Smallville Showrunners: We couldn’t do this show today

“We were still very privileged to have had that moment where we were actually free to do whatever we wanted.”

Before James Gunn and Peter Safran decided to focus on a young Clark Kent as part of their DC Studios makeover, we had Smallville.

Created by Al Gough and Miles Millar, the young Superman drama starring Tom Welling premiered in 2001 and ran for 10 seasons. Now, Gough and Millar are the team behind Netflix’s smash hit Wednesday, another series that offers a new look at a beloved pop culture fixture. In an in-depth interview with The Hollywood Reporter about the show, they discussed their time working on Smallville.

When asked if they would ever consider revisiting or rebooting the series, the duo agreed: no.

“I think we told that story, and it always refreshes Superman,” Gough said. “I just read last night that James Gunn is writing a new, younger Superman movie and I was like, ‘Okay.’ I feel like we were very, very lucky to do the show when we did it because we had to do the show that we wanted to do and honestly there wasn’t a committee that sat over us and told us what we could or could not do. I mean, we had Warners features that didn’t want to give us certain characters that we wanted, but we had to do the show that we wanted to do, which today we wouldn’t be allowed to do that show.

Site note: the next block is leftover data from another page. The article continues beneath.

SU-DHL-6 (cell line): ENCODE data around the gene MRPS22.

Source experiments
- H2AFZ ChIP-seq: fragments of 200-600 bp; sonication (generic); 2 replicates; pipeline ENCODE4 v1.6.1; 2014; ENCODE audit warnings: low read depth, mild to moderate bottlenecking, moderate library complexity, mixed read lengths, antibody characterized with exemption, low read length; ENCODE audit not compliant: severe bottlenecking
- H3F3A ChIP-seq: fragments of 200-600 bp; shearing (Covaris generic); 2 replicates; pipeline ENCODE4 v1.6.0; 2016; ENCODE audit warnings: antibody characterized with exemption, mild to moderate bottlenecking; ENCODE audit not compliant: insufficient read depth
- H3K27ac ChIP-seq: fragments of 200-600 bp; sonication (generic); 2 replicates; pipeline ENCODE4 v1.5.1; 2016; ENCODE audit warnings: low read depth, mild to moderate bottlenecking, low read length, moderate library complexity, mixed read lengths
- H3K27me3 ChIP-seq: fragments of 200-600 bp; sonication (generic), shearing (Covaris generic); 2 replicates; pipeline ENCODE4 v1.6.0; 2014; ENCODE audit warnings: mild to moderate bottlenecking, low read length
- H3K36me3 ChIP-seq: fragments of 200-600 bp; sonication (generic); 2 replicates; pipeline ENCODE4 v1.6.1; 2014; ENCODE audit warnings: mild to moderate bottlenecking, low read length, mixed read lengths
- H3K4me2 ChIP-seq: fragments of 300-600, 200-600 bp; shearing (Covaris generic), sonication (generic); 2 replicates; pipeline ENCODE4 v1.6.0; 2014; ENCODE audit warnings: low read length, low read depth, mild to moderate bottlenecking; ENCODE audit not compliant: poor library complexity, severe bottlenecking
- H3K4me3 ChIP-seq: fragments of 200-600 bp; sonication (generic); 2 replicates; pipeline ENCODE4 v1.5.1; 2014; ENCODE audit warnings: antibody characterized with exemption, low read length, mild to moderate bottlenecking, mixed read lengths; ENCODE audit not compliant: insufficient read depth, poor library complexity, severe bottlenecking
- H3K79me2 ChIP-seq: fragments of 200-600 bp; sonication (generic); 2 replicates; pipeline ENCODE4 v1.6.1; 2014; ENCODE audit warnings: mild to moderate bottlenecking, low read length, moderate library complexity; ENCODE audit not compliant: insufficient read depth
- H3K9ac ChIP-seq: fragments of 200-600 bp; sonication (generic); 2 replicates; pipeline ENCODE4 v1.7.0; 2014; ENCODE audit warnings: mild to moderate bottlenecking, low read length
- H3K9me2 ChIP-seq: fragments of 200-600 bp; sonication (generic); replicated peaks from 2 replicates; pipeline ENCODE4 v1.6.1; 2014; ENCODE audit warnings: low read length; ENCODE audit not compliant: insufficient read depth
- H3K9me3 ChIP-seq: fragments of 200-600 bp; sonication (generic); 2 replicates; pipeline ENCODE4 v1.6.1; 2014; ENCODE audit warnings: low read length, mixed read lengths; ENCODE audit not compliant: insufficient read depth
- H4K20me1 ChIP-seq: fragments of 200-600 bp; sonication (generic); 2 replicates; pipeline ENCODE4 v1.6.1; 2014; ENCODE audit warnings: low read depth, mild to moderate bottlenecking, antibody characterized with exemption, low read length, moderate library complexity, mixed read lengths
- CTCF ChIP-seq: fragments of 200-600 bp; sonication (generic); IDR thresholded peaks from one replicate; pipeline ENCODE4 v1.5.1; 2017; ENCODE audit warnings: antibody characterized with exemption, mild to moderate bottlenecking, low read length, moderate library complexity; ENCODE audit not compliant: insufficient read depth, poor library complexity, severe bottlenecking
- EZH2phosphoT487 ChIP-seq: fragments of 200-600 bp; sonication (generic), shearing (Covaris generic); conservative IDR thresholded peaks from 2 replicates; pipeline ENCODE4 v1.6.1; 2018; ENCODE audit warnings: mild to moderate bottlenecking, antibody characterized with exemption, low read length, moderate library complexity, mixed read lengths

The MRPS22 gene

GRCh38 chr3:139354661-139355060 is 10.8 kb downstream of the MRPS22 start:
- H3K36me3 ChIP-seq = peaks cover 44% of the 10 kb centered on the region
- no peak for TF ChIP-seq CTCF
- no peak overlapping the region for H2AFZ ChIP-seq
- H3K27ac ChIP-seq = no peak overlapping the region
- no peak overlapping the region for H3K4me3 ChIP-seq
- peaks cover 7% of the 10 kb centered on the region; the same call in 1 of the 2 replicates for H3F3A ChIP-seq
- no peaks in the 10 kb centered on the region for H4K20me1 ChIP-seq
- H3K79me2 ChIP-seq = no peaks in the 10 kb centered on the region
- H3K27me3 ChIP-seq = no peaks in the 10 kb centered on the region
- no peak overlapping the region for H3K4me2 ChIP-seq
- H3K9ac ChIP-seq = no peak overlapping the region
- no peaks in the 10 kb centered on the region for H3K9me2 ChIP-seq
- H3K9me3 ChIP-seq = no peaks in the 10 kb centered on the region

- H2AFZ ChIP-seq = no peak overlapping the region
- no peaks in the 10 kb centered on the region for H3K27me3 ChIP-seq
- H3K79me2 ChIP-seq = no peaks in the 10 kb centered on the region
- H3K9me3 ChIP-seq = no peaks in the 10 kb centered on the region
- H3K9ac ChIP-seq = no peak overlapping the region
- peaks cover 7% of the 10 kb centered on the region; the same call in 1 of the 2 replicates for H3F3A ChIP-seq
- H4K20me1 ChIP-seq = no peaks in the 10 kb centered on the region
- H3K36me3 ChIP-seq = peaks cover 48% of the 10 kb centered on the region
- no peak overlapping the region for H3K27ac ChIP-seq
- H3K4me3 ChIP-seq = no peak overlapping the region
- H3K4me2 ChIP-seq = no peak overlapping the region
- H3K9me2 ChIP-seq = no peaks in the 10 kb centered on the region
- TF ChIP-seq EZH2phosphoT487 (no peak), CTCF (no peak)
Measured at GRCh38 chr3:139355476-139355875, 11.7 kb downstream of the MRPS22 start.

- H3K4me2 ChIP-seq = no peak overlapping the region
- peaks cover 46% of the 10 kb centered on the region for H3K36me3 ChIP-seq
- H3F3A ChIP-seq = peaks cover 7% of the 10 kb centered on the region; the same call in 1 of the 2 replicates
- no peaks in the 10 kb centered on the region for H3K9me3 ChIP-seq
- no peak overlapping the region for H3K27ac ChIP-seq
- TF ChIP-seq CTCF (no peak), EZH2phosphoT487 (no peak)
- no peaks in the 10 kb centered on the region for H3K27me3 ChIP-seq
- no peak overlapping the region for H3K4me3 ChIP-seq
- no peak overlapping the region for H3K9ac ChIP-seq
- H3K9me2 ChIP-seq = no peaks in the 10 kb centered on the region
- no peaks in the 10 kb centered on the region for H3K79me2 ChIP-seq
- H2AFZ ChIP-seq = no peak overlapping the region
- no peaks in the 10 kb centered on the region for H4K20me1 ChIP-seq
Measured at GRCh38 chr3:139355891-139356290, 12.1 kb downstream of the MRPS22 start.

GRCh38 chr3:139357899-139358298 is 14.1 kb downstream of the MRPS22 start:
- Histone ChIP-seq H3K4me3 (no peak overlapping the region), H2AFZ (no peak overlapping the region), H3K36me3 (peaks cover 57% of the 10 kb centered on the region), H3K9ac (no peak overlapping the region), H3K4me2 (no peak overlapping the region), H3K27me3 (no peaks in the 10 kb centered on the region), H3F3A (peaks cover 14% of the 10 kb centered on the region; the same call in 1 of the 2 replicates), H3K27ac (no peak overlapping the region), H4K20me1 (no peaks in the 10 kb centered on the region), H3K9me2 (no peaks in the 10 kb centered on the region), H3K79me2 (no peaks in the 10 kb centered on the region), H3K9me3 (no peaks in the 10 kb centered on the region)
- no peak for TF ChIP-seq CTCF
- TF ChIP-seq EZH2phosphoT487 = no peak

Millar pointed out that considering how far Smallville has strayed from established Superman canon, “Today we would categorically not be allowed to do this show and make these changes, which is a real tragedy because I think what’s amazing when you look at the history of the comics and these characters is that they keep evolving.

“We were still very privileged to have had that moment where we were really free to do whatever we wanted,” Millar added, “and it was amazing and very liberating.”

And though they laughingly said they have no advice for Gunn as he begins his own Clark-Kent series, they teased another project they’ve long considered.

“We’ve been trying to get a young Miss Marple for a long time and maybe that influenced us with the crime element [in ‘Wednesday’], but it’s certainly something that was intriguing as a character you always see,” Millar said. “I think that was something, seeing her turn into kind of a nosy old lady in Agatha Christie was something we talked about for a while.”

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Lindsay Lowe

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